By Doris Faltys
Dr. Elizabeth “Betty” Kutter is waiting for me at the entrance to the Lab II Building at The Evergreen State College. She greets me with one hand wrapped around her elderly dog’s leash and the other gripping a water bottle with the words “There’s A Phage for That” imprinted on it. As we walk down the hall she tells me that she moved into her lab here the day the building opened in January 1972. Kutter, who has a PhD in Molecular Biology / Bio Physics, brought a grant from the National Institute of Health with her to study phage. Kutter has been studying phage for more than 50 years.
A bacteriophage, (informally, phage) is a virus that infects bacteria. The term is derived from “bacteria” and the Greek phagein “to devour.” Phages keep bacteria regulated. They are found everywhere, in the soil, water, and inside animals. “There are phage that do all sorts of things,” Kutter explains. “Any kind of bacteria in any environment will have phages. One fourth of bacteria in the ocean at any given time are infected with phage.”
A math major in college, Kutter tells me how she made the change from math to biophysics.
“At first I thought biology was for people who couldn’t do real science. Basically, I enjoyed math and was very good at it by then, but came to the conclusion that the questions being asked in molecular biology were much more interesting than those being asked in mathematics,,” she recalls.
“In 1990, I was leading a group determining the genome sequence of phage T4. Some of the scientists in the group were from the Soviet Union and I got funding to visit with them through an exchange program between their Academy of Sciences and ours. I spent four months there, mainly in Moscow, but I also visited Tbilisi, in the Republic of Georgia. Prior to that, I did not know about phages being used therapeutically. They have been used for over 90 years as an alternative to antibiotics in the former Soviet Union and Eastern Europe, but were also used in the United States through the 1940s and in places like France, into the 1980s; a little use still continues there,” comments Kutter.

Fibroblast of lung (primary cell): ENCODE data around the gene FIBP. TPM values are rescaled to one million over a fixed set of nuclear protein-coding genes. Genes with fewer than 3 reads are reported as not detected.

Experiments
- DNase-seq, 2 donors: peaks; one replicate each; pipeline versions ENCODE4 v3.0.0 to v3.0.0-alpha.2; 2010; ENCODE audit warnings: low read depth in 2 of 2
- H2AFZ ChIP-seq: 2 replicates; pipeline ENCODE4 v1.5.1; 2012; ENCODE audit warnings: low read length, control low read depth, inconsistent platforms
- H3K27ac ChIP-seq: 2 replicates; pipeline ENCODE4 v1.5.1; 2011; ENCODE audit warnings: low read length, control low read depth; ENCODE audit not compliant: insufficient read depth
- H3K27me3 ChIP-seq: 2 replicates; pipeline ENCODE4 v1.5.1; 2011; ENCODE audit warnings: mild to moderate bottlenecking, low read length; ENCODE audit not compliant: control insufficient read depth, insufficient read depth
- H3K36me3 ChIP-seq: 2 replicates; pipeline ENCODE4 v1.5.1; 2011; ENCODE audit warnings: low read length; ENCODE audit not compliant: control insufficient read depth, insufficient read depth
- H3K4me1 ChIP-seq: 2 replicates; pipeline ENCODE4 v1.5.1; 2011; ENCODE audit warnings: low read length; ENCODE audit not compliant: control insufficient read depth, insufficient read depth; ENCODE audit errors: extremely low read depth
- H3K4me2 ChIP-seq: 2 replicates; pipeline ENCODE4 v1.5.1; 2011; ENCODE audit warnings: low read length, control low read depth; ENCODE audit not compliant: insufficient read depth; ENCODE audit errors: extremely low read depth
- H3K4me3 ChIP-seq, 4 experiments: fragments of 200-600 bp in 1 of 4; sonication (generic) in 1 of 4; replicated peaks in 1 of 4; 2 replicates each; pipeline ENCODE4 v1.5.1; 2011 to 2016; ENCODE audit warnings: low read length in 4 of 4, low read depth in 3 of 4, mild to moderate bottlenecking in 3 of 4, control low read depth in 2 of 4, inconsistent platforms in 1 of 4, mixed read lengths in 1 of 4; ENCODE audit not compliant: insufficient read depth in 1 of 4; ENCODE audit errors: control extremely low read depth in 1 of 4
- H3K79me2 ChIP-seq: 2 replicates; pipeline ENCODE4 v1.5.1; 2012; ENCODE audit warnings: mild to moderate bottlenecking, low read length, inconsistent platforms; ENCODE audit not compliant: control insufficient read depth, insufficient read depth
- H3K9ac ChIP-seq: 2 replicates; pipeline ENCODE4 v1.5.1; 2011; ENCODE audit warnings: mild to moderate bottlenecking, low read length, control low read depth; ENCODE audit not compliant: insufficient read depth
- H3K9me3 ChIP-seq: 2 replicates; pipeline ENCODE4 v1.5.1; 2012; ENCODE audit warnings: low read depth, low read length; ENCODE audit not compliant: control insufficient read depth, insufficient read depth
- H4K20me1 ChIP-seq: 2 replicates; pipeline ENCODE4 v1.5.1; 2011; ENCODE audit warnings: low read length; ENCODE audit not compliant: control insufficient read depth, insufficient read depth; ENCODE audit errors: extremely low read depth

In The Republic of Georgia, phages are being used routinely as part of general health care and are licensed to be sold in the pharmacies, approved by the government’s ministry of health. The new phage batches are tested every six months in terms of efficacy and sterility. “It is a standard part of medical practice in that part of the world. They come in little 10 ml bottles which you can buy off the shelf in the pharmacy,” Kutter comments.
Most western countries ended their use and research of phage therapy in the early 1940s because antibiotics became available, worked well, and were cheap to produce. “Research and development has resurfaced however, as phage are seen as a possible therapy against drug-resistant strains of many bacteria,” says Kutter.